Abstract: Tribal people have been at the receiving end in the process of development in India. While the development benefits have largely bypassed them, they had to bear the costs as they constitute about one-third of the development-induced displaced people of India. Several legal protection measures were accorded to them since colonial times and the new land acquisition law is the latest in this regard. The 2013 Act has indeed included many provisions to ensure proper recognition of forest rights, including community rights, to ensure consent of the Gram Sabha and that the compensation reaches the Adivasi land and not any land broker. If the 2013 Act is implemented in letter and spirit, the tribal people may hope to at least be compensated and rehabilitated more fairly and justly than they have in acquisitions so far. However, actions on the ground show that the law has been bypassed, and in several states, the 2013 Act has been made irrelevant by the laws passed in the recent years.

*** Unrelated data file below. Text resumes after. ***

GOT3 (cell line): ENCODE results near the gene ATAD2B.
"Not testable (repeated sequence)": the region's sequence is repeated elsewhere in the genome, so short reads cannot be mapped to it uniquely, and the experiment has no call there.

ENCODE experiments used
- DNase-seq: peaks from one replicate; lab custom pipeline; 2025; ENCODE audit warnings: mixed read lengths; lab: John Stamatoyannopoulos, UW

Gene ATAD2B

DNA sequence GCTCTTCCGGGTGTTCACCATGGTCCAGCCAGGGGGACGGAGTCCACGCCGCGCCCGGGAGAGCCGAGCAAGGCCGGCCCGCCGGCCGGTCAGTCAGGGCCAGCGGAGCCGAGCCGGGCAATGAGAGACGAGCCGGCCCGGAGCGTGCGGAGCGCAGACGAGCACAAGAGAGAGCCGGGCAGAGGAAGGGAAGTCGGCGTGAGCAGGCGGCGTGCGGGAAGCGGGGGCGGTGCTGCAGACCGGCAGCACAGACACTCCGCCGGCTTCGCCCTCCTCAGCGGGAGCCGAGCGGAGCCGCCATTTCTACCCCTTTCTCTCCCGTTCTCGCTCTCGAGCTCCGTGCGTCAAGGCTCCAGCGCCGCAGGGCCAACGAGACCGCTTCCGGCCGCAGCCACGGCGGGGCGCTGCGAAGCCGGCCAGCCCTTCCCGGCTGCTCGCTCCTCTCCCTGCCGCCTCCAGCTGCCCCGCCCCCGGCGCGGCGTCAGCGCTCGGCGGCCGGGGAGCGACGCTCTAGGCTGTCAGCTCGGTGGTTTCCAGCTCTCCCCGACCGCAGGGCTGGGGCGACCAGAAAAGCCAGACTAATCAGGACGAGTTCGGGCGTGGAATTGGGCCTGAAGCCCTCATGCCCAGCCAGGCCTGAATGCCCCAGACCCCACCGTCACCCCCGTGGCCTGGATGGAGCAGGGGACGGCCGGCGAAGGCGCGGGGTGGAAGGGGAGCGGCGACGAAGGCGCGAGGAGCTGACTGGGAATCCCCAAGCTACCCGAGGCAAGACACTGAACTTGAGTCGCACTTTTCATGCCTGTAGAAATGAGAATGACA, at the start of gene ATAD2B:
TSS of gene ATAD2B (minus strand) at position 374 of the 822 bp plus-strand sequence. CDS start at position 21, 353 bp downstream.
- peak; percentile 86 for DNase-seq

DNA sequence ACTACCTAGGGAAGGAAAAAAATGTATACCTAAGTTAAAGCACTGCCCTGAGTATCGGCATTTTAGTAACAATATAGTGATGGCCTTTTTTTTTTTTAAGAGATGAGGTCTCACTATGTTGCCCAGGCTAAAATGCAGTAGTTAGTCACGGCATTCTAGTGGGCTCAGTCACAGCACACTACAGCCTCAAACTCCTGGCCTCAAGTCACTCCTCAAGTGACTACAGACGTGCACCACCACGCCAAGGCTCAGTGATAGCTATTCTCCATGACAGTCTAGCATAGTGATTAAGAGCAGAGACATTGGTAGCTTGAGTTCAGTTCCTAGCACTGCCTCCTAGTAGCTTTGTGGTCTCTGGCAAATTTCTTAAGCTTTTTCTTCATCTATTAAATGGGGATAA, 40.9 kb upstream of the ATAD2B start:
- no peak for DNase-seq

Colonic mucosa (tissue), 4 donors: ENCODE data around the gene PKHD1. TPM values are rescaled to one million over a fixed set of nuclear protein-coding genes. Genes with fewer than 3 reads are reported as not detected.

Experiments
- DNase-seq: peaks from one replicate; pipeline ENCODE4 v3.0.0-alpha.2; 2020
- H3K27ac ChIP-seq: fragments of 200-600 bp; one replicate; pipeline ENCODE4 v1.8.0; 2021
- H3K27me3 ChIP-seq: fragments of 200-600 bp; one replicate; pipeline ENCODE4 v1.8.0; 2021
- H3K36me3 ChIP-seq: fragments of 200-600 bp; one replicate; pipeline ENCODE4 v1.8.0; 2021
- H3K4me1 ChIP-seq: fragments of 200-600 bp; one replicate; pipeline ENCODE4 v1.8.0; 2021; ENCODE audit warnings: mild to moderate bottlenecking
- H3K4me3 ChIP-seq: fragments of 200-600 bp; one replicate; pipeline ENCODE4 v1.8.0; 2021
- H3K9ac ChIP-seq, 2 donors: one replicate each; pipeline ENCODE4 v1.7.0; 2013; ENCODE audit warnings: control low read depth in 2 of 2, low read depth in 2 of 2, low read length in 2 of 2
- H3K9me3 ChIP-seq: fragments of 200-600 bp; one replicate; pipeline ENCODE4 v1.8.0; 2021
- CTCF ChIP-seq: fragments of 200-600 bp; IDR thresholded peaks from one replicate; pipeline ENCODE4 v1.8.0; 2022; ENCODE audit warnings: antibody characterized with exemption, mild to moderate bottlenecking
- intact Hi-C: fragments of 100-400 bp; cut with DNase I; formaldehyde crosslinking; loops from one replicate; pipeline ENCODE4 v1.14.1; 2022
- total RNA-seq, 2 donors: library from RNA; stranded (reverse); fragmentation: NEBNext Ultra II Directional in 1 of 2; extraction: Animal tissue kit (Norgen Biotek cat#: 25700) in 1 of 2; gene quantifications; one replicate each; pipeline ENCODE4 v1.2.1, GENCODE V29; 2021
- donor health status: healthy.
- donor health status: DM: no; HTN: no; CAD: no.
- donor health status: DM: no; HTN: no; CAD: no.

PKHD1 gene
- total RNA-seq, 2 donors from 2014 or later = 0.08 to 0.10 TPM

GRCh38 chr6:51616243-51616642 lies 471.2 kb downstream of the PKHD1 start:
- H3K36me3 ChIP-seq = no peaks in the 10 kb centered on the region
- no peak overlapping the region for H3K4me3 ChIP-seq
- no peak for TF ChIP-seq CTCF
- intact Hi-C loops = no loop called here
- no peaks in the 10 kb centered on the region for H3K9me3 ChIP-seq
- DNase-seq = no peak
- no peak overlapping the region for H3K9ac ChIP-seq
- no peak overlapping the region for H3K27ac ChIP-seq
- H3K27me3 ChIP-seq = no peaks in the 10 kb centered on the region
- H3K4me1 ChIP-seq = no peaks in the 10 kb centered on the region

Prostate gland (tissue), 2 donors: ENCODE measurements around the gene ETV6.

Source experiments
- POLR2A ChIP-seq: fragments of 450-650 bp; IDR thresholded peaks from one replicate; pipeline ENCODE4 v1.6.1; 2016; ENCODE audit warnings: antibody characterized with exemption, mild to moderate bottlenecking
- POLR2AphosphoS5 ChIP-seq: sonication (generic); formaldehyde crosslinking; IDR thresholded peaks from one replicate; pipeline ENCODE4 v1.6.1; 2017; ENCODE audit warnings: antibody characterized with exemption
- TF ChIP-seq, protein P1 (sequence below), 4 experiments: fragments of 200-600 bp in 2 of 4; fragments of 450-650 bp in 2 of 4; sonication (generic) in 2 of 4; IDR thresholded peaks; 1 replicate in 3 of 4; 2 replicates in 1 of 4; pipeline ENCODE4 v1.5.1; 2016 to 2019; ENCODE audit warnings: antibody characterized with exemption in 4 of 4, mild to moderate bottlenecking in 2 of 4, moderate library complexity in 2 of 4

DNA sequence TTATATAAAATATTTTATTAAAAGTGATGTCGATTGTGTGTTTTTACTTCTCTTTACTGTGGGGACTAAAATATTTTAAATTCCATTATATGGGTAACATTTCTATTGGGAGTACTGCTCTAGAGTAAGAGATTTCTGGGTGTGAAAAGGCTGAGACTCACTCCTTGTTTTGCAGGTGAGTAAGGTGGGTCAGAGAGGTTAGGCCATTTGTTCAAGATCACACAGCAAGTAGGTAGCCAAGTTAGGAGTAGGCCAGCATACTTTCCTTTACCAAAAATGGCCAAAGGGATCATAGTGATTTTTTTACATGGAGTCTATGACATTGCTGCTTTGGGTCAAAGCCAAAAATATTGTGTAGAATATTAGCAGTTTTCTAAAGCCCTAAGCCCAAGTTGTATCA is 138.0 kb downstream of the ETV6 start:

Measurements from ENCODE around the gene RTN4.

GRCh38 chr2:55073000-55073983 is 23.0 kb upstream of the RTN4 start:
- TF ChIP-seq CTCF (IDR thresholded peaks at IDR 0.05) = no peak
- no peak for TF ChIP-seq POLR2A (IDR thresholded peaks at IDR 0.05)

Keywords: Adivasi land, Forest Rights Act, 2006, Pathalgadi, Tribal Areas, Niyamgiri case, Community Forest Rights patta, Fifth Schedule, Social Impact Assessment